Aug 6, 2012

Fig and Apricot Coffee Cake

I finally slept almost ten hours last Saturday. I had been going to bed after midnight, somewhere between 1 and 2 am, and waking up no more than five hours later. It went on for almost a week. You'd think that a couple of sleep deprived days would be enough, but they kept on happening. The thing is that I can sleep late if I want, but my brain and body weren't very collaborative. Until this weekend when out of the blue I finally had my beauty sleep. Being sleep deprived for no reason makes me cranky and gives me headaches. Well, even if I do have a reason the results are still the same.

Anyway, I made this wonderful coffee cake yesterday, after I woke up all perky and rested. Studded with figs, apricots and a wonderful streusel inside. Is there a good coffee cake that doesn't include sour cream? It's like the necessary ingredient, the one that makes it dense, moist and incredibly rich. 

I have a favorite coffee cake recipe, one that I found in a book by Maida Heatter, that my friend Susan over at A Cake Bakes in Brooklyn posted a while ago. So instead of posting about it again I'm linking it, and giving you another great recipe, this time with figs and a slightly different streusel mixture. So now you have two coffee cakes in one post. Lucky you. 

I like that the crumbly sugar mixture goes inside the cake, all of it. There's no final sprinkling on top. The layers inside tend to blur while the cake bakes and when you slice it it's like a roller coaster. There are no defined layers. I like that, you get a different variation in each slice, maybe a lot of apricots and figs and maybe more of the streusel.

It bakes into a slightly tall cake, with what appears to be a leathery and shiny top. It's really unassuming in aspect and fantastic in flavor. Perfect with coffee. But then, I guess there's a reason why it’s called coffee cake. Fig and apricot coffee cake.

barely adapted from Kathleen´s Bakeshop Cookbook, by Kathleen King

This batter is dense and has dried fruit and streusel that weighs it down. So be sure it's fully baked before taking it out of the oven. To easily spread the batter use the following trick: dip the back of a spoon in cold water and spread the cake batter with it. Use the wet spoon as many times as you need.

Makes 8 to 10 servings


For the streusel mixture:
1 cup (200g) firmly packed light brown sugar
4 Tbs (60g) butter, softened
¼ cup (35g) all purpose flour
1 tsp ground cinnamon

For the coffee cake:
1 cup dried apricots
1 cup dried figs
3 cups (420g) all purpose flour
1 ½ teaspoons baking powder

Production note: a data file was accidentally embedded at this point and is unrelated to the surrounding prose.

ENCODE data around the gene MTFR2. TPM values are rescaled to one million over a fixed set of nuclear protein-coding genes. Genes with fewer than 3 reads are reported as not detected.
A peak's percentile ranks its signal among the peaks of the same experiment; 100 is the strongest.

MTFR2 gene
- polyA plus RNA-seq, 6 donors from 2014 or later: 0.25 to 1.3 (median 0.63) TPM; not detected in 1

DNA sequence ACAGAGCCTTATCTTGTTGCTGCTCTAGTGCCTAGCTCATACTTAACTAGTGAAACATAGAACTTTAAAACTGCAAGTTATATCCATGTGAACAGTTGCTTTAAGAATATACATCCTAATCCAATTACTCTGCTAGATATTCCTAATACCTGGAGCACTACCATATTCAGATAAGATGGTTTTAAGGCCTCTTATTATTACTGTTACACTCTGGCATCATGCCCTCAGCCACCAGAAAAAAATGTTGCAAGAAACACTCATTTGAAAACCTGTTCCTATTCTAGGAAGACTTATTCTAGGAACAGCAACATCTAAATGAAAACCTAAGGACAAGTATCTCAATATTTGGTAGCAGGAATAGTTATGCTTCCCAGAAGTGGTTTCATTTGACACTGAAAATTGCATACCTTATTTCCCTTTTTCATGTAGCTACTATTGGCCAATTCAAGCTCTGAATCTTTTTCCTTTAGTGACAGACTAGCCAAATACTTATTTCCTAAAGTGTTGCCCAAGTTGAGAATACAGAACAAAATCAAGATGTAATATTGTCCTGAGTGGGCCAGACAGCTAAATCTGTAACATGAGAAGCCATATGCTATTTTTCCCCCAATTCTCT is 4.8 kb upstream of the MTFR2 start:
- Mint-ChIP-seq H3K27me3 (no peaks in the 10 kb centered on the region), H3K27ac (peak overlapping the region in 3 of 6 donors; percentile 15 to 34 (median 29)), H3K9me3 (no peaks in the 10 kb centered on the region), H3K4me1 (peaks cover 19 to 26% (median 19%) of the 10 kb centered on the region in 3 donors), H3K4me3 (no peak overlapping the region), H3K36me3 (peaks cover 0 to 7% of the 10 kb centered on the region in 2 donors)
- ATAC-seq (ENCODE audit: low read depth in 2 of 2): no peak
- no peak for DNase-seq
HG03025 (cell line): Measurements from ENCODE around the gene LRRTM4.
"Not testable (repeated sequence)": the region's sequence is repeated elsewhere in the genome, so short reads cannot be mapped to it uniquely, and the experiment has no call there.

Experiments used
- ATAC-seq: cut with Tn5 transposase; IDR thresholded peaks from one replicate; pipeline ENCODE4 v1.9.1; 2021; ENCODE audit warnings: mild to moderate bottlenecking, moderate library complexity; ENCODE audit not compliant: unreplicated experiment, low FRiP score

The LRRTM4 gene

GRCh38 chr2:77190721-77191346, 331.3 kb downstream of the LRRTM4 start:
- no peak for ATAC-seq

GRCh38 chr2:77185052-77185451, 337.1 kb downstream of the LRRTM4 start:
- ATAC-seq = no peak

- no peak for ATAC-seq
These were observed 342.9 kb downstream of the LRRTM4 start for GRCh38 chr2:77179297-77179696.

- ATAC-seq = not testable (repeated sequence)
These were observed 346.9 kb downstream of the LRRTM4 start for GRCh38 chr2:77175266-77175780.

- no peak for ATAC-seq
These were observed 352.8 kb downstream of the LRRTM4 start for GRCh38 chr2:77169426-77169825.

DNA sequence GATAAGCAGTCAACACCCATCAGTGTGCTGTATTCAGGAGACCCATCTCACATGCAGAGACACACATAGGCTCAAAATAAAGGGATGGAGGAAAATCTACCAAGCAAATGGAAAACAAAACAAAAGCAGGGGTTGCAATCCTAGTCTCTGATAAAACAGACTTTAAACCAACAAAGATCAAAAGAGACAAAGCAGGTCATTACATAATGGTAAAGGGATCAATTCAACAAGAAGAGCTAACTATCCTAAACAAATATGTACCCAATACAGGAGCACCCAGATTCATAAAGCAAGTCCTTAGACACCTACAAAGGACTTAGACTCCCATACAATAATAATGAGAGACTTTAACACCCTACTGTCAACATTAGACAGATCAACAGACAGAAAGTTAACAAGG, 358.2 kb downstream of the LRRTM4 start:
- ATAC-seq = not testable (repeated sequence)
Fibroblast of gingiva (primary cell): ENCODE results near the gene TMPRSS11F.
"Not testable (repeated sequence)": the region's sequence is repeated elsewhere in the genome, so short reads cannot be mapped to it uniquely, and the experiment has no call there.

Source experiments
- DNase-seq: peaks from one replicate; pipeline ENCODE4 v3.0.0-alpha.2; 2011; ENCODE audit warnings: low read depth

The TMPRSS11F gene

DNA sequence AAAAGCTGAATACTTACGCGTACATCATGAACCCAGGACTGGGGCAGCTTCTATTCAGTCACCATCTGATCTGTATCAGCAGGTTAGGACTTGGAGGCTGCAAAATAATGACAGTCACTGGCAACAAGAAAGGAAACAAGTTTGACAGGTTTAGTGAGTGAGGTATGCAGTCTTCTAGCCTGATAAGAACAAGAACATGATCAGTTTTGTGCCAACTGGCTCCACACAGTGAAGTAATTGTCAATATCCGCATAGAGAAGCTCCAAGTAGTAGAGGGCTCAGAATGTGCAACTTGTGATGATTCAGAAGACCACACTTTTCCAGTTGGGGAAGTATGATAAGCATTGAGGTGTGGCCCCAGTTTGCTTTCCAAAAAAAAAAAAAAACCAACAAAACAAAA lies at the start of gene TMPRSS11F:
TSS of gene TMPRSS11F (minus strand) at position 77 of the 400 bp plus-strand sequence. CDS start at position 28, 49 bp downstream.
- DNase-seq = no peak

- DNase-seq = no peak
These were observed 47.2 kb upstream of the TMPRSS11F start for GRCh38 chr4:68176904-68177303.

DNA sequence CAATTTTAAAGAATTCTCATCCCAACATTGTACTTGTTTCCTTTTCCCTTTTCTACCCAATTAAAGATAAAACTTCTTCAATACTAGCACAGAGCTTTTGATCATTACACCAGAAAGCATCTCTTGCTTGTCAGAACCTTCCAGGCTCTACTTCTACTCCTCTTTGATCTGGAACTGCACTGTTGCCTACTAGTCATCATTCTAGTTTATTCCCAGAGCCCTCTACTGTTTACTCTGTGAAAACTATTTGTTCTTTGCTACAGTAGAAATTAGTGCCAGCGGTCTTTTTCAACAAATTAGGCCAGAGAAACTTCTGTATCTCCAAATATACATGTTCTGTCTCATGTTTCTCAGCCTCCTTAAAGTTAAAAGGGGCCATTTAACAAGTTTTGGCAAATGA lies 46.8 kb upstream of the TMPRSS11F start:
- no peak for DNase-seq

¾ teaspoon baking soda
¼ teaspoon salt
¾ cup (170g) butter, softened
1 ¼ cups granulated sugar
4 eggs
1 teaspoon vanilla extract
1 cup sour cream
Confectioners' sugar, for sprinkling


Preheat oven to 350ºF / 180ºC
Grease and flour, or grease and line the bottom with parchment paper, of a 10-inch (24cm) tube pan.

For the streusel mixture
Combine all ingredients in a small bowl and mix with a fork or hands until crumbly; set aside. Chop apricots and figs and set aside.

For the coffee cake:
In a large bowl sift flour, baking powder, baking soda and salt.
With a stand mixer or an electric handheld mixer, beat butter until fluffy. Gradually add sugar and beat well. Add eggs one at a time and beat for 3 minutes after the last one. Add vanilla. Mixture might look curdled.
Add flour mixture in three additions alternating with sour cream in two additions. Fold in apricots and figs.
Spoon 1/3 of mixture into prepared pan. Sprinkle half of streusel mixture over. Spoon 1/3 of batter on top of streusel, then the rest of streusel and finally the rest 1/3 of batter.
Bake for 55 to 60 minutes, or until a cake inserted in center comes out clean.
Remove pan to wire rack. Let cool for 20 minutes, invert onto wire rack and let cool completely.
Sprinkle with powdered sugar and serve.


  1. Oh my goodness, this coffee cake looks divine! I haven't baked with figs or apricots for a while, so I think I'll give this cake a go.

    By the way, what do you use as a substitute for sour cream? I usually use Casancrem with a squeeze of lemon juice, but I'm curious to know what you've come up with.

    1. The original Mendicrim, the one with the red label, is the real sour cream. It´s been around for ages. Casancrem or Mendicrim Suave are the non-sour option, more like a soft cream cheese. It´s so nice to have found your blog!

    2. I tried Mendicrim once, and I didn't find much difference between it and Casancrem. Maybe I picked up the suave though. I'll try it again based on your suggestion. Thanks.

      And yes, I'm happy that we've connected! All of your recipes look amazing. I'm a real sucker for baked goods. :)

  2. SOunds delicious! I've never tried coffee cake with figs and apricots but seems like a great addition!

  3. Paula, very nice Coffee Cake, I adore figs in my cakes and this cake of yours looks like it would be just the right cake for me to bake in fall. Fantastic, again, Paula!

  4. This coffee cake looks delicious my friend, I love the flavours in it :D
    Go figs!

    Choc Chip Uru

  5. Paula, Figs are such a wonderful addition to any cake or pastry…your cake looks fabulous! I love the way they swirl through the cake! I would love a slice with my tea right now! Lovely!!

  6. OH! Love figs, Paula. Love this recipe and I am printing it out so I don't forget to try it. I may sub dried plums for the apricots and make this weekend:)

  7. I'm a coffee cake fiend! This looks out of the world, Paula!

  8. This looks really good. I have figs in my fridge that are waiting to be made into jam but I'm going to try this soon.

  9. I made this cake today, and it was just lovely! The combination of figs, apricots and cinnamon tasted heavenly--the perfect cake for fall (nevermind that we're almost ready to welcome spring! lol).


Your comments make my day! Thanks for taking the time to leave a note.